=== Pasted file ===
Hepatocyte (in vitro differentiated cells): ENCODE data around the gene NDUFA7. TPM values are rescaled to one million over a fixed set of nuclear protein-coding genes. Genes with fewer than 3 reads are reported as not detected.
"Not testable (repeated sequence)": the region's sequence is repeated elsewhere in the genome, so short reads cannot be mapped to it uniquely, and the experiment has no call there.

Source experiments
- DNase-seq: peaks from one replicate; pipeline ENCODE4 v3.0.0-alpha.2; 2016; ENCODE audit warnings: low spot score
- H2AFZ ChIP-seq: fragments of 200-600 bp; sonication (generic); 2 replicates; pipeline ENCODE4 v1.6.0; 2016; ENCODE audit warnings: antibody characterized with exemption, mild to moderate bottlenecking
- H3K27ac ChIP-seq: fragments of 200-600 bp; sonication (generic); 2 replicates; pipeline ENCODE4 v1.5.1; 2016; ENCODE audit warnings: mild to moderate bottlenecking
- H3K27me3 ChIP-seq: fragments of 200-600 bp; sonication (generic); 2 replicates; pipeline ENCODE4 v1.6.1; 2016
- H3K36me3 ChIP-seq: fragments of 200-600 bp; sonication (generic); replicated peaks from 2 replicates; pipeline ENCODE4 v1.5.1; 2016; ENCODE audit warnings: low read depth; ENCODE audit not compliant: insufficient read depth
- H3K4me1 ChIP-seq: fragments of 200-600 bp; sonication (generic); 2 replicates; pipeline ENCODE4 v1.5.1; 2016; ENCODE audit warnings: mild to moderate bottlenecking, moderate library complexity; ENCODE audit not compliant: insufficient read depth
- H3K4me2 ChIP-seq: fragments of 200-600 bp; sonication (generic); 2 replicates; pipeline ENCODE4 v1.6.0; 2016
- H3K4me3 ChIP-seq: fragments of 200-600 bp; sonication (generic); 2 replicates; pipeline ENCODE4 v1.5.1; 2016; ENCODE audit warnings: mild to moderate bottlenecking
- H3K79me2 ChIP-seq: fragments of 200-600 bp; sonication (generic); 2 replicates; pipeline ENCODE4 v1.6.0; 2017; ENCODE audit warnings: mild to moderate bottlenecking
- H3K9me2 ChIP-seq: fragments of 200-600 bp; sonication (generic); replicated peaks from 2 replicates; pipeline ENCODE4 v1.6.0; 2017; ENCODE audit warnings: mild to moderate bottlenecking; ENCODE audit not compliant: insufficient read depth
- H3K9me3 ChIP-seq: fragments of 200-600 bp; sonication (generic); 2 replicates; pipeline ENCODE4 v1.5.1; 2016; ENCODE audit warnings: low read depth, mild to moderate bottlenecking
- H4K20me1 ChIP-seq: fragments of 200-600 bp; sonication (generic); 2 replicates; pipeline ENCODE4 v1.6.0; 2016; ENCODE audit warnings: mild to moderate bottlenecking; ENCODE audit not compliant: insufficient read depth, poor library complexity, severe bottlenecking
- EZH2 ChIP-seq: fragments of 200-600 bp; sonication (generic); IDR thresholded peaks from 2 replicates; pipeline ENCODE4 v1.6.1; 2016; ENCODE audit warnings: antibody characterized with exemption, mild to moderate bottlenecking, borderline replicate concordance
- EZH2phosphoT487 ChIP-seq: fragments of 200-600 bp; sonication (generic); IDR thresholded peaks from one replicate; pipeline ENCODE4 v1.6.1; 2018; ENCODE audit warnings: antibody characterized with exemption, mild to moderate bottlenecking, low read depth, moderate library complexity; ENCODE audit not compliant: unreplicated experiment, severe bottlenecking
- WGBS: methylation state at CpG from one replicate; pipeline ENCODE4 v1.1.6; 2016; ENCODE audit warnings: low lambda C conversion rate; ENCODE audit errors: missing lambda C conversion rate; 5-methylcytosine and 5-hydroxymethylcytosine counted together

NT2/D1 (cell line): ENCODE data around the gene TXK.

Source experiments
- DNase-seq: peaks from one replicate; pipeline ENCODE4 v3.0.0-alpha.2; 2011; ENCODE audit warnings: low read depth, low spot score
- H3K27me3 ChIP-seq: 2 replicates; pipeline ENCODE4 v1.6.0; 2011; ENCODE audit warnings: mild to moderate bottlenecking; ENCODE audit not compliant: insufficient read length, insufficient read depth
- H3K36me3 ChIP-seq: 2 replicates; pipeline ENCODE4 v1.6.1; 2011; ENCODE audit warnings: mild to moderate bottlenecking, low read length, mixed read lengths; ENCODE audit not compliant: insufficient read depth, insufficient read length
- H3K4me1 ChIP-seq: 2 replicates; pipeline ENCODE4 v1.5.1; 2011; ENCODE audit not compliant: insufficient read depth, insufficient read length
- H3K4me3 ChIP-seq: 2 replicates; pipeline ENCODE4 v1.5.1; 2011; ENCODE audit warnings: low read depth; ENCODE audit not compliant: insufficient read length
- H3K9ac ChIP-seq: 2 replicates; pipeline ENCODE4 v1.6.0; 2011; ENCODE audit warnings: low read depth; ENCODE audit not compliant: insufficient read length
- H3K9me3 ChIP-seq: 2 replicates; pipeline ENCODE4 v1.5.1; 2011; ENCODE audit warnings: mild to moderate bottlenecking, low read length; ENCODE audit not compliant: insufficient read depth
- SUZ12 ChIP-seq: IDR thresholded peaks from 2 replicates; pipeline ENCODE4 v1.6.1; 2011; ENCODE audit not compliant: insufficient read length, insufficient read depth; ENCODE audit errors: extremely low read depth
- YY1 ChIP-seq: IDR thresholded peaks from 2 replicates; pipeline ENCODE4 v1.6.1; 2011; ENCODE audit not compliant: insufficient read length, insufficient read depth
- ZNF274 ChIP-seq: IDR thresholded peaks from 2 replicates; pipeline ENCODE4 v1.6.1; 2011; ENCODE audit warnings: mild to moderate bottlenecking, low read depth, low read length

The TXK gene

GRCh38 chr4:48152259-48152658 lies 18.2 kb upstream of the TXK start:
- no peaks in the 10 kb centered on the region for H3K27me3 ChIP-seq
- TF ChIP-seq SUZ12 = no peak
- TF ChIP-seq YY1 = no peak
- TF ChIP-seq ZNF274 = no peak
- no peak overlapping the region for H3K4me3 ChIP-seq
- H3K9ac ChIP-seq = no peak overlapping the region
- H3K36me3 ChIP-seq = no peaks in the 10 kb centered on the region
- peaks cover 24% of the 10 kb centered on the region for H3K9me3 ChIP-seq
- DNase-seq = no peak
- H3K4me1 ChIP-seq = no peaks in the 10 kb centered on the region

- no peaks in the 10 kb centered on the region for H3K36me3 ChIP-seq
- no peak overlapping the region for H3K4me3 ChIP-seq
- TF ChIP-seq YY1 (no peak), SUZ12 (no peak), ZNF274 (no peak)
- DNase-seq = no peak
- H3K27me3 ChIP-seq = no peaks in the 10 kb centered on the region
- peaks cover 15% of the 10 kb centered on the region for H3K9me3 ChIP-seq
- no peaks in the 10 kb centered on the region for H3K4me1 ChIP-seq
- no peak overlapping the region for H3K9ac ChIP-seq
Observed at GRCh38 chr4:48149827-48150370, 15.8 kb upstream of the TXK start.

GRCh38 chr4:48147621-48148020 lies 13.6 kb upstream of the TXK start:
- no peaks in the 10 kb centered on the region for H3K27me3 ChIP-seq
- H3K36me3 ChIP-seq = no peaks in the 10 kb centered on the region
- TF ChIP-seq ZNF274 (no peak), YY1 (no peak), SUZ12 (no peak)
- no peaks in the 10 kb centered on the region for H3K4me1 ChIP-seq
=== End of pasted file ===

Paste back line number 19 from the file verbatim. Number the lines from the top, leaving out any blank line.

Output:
NT2/D1 (cell line): ENCODE data around the gene TXK.